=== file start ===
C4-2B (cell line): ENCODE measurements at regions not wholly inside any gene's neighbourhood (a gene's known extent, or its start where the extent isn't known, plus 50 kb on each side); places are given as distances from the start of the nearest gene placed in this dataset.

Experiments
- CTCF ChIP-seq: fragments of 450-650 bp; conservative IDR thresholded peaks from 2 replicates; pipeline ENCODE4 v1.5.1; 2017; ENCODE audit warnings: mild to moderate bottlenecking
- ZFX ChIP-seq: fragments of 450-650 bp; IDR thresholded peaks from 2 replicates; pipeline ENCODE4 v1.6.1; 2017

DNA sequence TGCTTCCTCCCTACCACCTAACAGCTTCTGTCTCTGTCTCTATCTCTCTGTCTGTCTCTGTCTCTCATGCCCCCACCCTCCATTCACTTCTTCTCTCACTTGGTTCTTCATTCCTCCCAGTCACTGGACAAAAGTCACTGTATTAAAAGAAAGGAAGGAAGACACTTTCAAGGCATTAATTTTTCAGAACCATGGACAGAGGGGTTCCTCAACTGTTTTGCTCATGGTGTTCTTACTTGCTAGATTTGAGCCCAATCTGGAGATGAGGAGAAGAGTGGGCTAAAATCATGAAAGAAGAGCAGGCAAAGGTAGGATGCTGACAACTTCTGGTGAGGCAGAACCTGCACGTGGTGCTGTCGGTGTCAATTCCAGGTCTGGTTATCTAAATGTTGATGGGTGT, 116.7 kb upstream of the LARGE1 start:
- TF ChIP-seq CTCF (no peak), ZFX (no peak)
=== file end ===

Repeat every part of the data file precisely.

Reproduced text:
C4-2B (cell line): ENCODE measurements at regions not wholly inside any gene's neighbourhood (a gene's known extent, or its start where the extent isn't known, plus 50 kb on each side); places are given as distances from the start of the nearest gene placed in this dataset.

Experiments
- CTCF ChIP-seq: fragments of 450-650 bp; conservative IDR thresholded peaks from 2 replicates; pipeline ENCODE4 v1.5.1; 2017; ENCODE audit warnings: mild to moderate bottlenecking
- ZFX ChIP-seq: fragments of 450-650 bp; IDR thresholded peaks from 2 replicates; pipeline ENCODE4 v1.6.1; 2017

DNA sequence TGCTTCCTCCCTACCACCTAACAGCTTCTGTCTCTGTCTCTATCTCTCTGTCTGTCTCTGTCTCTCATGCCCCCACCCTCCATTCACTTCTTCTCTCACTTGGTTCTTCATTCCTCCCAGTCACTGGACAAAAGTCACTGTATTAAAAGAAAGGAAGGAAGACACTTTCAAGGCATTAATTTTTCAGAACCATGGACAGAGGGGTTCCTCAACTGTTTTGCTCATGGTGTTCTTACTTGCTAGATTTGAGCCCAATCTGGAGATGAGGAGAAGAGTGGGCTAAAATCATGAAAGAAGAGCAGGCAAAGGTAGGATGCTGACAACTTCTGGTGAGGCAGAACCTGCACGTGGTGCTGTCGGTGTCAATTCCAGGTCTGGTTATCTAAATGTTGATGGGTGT, 116.7 kb upstream of the LARGE1 start:
- TF ChIP-seq CTCF (no peak), ZFX (no peak)